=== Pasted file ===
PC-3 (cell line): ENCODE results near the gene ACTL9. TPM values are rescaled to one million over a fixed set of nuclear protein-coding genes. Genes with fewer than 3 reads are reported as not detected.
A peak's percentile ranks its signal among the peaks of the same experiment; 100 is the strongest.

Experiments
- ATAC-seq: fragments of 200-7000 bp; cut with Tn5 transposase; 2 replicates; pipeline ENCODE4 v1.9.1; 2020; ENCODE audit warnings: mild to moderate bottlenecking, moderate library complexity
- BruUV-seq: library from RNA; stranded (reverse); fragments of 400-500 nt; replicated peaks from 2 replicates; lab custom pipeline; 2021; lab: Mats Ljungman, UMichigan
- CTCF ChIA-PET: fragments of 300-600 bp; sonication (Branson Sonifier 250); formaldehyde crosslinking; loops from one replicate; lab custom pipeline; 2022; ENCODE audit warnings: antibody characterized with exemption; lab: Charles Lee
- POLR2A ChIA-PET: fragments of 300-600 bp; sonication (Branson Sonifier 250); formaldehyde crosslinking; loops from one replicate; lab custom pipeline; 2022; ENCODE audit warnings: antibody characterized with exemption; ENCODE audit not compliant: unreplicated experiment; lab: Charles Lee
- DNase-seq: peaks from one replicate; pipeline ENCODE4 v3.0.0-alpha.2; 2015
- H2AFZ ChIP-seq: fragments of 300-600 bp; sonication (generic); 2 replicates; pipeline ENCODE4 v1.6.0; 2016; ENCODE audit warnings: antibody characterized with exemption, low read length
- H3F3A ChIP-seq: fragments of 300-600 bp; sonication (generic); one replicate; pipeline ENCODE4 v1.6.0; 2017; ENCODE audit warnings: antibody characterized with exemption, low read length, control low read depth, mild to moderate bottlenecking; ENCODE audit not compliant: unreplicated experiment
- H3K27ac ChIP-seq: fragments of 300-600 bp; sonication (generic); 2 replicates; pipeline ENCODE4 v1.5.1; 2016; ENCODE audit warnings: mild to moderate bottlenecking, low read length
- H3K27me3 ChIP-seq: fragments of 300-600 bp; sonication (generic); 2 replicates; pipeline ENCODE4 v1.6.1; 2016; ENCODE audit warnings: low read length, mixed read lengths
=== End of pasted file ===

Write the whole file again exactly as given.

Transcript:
PC-3 (cell line): ENCODE results near the gene ACTL9. TPM values are rescaled to one million over a fixed set of nuclear protein-coding genes. Genes with fewer than 3 reads are reported as not detected.
A peak's percentile ranks its signal among the peaks of the same experiment; 100 is the strongest.

Experiments
- ATAC-seq: fragments of 200-7000 bp; cut with Tn5 transposase; 2 replicates; pipeline ENCODE4 v1.9.1; 2020; ENCODE audit warnings: mild to moderate bottlenecking, moderate library complexity
- BruUV-seq: library from RNA; stranded (reverse); fragments of 400-500 nt; replicated peaks from 2 replicates; lab custom pipeline; 2021; lab: Mats Ljungman, UMichigan
- CTCF ChIA-PET: fragments of 300-600 bp; sonication (Branson Sonifier 250); formaldehyde crosslinking; loops from one replicate; lab custom pipeline; 2022; ENCODE audit warnings: antibody characterized with exemption; lab: Charles Lee
- POLR2A ChIA-PET: fragments of 300-600 bp; sonication (Branson Sonifier 250); formaldehyde crosslinking; loops from one replicate; lab custom pipeline; 2022; ENCODE audit warnings: antibody characterized with exemption; ENCODE audit not compliant: unreplicated experiment; lab: Charles Lee
- DNase-seq: peaks from one replicate; pipeline ENCODE4 v3.0.0-alpha.2; 2015
- H2AFZ ChIP-seq: fragments of 300-600 bp; sonication (generic); 2 replicates; pipeline ENCODE4 v1.6.0; 2016; ENCODE audit warnings: antibody characterized with exemption, low read length
- H3F3A ChIP-seq: fragments of 300-600 bp; sonication (generic); one replicate; pipeline ENCODE4 v1.6.0; 2017; ENCODE audit warnings: antibody characterized with exemption, low read length, control low read depth, mild to moderate bottlenecking; ENCODE audit not compliant: unreplicated experiment
- H3K27ac ChIP-seq: fragments of 300-600 bp; sonication (generic); 2 replicates; pipeline ENCODE4 v1.5.1; 2016; ENCODE audit warnings: mild to moderate bottlenecking, low read length
- H3K27me3 ChIP-seq: fragments of 300-600 bp; sonication (generic); 2 replicates; pipeline ENCODE4 v1.6.1; 2016; ENCODE audit warnings: low read length, mixed read lengths